The Lighthouse

Where to begin with this one? It is a harder question than most as The Lighthouse is one of the weirdest films I have seen in a long time. Verging on the experimental, Robert Eggers’ follow up to The Witch is a monochromatic delight for the eyeballs, full of gusto, bravado and a great big dollop of charisma. But, when it comes to what it is all about, that is where it falls out of place.

I found it really hard to say that I loved this film, or even that I liked it, such is the intangibility of what is happening. What I do know is that the performances of Willem Dafoe and Robert Pattinson are out of this world. Both of them. Top notch, swinging-from-the-rigging, totally sea-worthy, passionate, committed performances that definitely deserve some recognition and are irresistible, engaging and intriguing. Add to that the direction of Eggers to bring this nightmarish and dreamlike scenario to life in such a turbulent and maddening way is astounding. I’m a bit of a sucker for modern-made, black and white films and credit to Jarin Blaschke’s cinematography as the cramped, black and white, 1.19:1 ratio not only looks superb but it draws you in and provides a level unease throughout the duration but most effectively in the shared spaces of this isolated and miserable 1890’s New England island lighthouse.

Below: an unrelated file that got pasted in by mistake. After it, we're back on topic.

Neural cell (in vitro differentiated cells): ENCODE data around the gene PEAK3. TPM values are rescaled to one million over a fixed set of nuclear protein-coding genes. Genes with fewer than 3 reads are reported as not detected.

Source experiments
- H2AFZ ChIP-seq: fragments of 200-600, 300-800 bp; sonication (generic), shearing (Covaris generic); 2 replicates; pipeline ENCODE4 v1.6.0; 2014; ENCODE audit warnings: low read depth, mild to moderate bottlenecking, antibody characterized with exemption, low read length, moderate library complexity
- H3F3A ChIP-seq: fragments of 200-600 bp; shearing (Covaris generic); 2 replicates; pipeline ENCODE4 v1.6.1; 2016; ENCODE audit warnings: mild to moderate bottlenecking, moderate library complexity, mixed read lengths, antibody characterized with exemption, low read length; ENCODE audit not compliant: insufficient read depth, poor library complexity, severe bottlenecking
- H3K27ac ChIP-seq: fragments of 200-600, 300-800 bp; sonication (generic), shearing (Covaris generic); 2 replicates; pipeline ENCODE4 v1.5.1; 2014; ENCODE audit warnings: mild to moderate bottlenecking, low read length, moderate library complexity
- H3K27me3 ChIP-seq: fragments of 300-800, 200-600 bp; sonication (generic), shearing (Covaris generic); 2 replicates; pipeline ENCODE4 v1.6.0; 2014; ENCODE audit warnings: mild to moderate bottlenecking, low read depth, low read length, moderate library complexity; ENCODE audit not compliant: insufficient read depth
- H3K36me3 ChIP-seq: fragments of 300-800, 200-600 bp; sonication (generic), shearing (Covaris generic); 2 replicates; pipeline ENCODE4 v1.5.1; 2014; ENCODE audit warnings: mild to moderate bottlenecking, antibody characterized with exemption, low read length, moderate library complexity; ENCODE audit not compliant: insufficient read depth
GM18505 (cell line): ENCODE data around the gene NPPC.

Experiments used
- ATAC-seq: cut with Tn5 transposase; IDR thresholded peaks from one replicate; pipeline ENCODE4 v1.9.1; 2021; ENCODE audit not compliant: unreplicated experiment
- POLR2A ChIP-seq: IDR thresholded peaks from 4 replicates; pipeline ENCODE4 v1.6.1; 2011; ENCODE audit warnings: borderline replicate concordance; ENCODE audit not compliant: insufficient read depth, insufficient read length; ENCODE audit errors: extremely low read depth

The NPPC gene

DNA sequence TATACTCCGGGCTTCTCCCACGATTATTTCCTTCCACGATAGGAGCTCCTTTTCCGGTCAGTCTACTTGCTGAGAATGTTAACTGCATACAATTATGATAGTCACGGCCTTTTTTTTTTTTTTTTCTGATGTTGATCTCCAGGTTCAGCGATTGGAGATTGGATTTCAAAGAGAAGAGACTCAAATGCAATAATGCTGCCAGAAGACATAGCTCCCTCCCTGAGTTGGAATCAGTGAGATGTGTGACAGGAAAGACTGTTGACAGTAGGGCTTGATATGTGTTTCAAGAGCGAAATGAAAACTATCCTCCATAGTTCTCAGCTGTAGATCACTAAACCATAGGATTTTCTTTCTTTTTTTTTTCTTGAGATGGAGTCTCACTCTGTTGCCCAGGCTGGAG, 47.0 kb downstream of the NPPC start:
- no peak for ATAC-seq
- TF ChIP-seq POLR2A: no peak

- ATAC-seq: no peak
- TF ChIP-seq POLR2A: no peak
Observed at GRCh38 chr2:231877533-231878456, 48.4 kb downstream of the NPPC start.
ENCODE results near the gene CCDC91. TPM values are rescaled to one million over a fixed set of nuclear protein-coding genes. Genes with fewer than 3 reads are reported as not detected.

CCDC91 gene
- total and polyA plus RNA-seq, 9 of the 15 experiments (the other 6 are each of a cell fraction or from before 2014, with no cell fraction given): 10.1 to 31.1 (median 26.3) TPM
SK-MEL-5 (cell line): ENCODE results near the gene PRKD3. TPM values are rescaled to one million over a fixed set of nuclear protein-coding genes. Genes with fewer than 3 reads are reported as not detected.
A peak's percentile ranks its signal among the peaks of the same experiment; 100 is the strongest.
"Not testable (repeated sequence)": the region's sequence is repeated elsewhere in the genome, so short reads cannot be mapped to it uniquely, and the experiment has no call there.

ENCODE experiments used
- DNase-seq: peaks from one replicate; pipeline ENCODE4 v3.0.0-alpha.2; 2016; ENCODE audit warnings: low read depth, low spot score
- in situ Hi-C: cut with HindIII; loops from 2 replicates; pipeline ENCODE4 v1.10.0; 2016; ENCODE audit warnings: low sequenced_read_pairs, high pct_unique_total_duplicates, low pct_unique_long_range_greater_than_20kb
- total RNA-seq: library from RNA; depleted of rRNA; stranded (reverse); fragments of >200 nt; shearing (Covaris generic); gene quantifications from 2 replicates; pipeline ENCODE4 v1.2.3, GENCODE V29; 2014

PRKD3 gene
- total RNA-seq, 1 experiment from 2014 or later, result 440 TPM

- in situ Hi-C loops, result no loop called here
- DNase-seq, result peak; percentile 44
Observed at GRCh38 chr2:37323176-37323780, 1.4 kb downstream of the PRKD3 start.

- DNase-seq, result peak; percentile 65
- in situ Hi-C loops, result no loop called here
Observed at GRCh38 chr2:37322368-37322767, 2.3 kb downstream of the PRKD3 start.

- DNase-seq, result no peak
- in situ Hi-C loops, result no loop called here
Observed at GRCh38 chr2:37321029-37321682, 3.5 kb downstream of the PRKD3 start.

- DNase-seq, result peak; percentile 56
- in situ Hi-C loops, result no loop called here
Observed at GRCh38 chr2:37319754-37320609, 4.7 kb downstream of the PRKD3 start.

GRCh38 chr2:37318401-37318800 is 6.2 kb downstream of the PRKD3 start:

In complete contrast to the wide-open spaces and leisurely pace of The Witch, The Lighthouse delivers hysteria and hallucinatory aplenty as the small living space becomes ever smaller and more manic and tensions build and grow until they can’t be held in any more.

The Lighthouse is definitely a film to experience at least once, but if after that you aren’t eager to see it again straight away then that is noting to worry about. As with The Witch, Robert Eggers is sure to prove divisive again here, but I am incredibly keen to have multiple more watches of this mad film to try to unpack more of what it is trying to do and say.


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